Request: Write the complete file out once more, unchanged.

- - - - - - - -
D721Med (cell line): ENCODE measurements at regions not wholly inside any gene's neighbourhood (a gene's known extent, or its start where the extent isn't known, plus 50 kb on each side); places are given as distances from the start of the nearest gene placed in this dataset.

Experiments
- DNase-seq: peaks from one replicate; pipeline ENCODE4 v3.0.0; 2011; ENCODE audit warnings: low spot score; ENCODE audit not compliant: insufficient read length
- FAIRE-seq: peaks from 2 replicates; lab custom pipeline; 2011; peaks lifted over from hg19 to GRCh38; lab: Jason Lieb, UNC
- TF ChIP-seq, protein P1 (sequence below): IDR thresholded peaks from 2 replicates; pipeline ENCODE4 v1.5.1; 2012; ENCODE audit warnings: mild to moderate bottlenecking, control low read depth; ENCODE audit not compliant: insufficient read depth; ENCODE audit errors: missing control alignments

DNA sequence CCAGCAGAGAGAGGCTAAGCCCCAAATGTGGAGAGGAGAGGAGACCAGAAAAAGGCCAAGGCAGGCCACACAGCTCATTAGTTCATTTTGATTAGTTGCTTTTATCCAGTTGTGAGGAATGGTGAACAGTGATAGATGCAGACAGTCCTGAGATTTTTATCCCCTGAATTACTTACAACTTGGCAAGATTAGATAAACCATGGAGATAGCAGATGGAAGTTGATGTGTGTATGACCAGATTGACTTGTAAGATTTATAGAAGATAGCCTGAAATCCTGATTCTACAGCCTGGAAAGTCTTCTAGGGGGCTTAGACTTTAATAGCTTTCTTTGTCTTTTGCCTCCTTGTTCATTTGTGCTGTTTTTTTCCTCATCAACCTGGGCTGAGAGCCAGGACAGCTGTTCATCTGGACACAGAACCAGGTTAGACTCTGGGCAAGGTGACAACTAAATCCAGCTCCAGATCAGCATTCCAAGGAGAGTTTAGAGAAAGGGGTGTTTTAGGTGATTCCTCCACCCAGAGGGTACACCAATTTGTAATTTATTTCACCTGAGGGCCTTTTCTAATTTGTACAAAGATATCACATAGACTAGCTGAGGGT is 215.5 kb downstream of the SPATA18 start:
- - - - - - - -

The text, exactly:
D721Med (cell line): ENCODE measurements at regions not wholly inside any gene's neighbourhood (a gene's known extent, or its start where the extent isn't known, plus 50 kb on each side); places are given as distances from the start of the nearest gene placed in this dataset.

Experiments
- DNase-seq: peaks from one replicate; pipeline ENCODE4 v3.0.0; 2011; ENCODE audit warnings: low spot score; ENCODE audit not compliant: insufficient read length
- FAIRE-seq: peaks from 2 replicates; lab custom pipeline; 2011; peaks lifted over from hg19 to GRCh38; lab: Jason Lieb, UNC
- TF ChIP-seq, protein P1 (sequence below): IDR thresholded peaks from 2 replicates; pipeline ENCODE4 v1.5.1; 2012; ENCODE audit warnings: mild to moderate bottlenecking, control low read depth; ENCODE audit not compliant: insufficient read depth; ENCODE audit errors: missing control alignments

DNA sequence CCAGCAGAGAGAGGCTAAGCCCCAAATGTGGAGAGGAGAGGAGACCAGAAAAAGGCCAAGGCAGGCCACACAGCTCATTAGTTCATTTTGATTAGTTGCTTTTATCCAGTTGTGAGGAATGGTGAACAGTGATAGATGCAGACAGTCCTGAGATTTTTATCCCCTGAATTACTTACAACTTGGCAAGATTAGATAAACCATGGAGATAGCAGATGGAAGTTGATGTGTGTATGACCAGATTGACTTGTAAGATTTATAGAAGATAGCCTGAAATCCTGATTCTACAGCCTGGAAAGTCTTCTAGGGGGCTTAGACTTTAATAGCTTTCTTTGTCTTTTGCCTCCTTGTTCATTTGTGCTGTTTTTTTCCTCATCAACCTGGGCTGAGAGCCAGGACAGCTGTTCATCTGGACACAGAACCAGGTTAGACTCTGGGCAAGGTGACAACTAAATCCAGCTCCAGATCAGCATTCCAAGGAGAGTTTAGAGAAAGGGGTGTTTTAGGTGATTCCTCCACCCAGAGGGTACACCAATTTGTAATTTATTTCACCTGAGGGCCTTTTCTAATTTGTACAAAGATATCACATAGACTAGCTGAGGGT is 215.5 kb downstream of the SPATA18 start: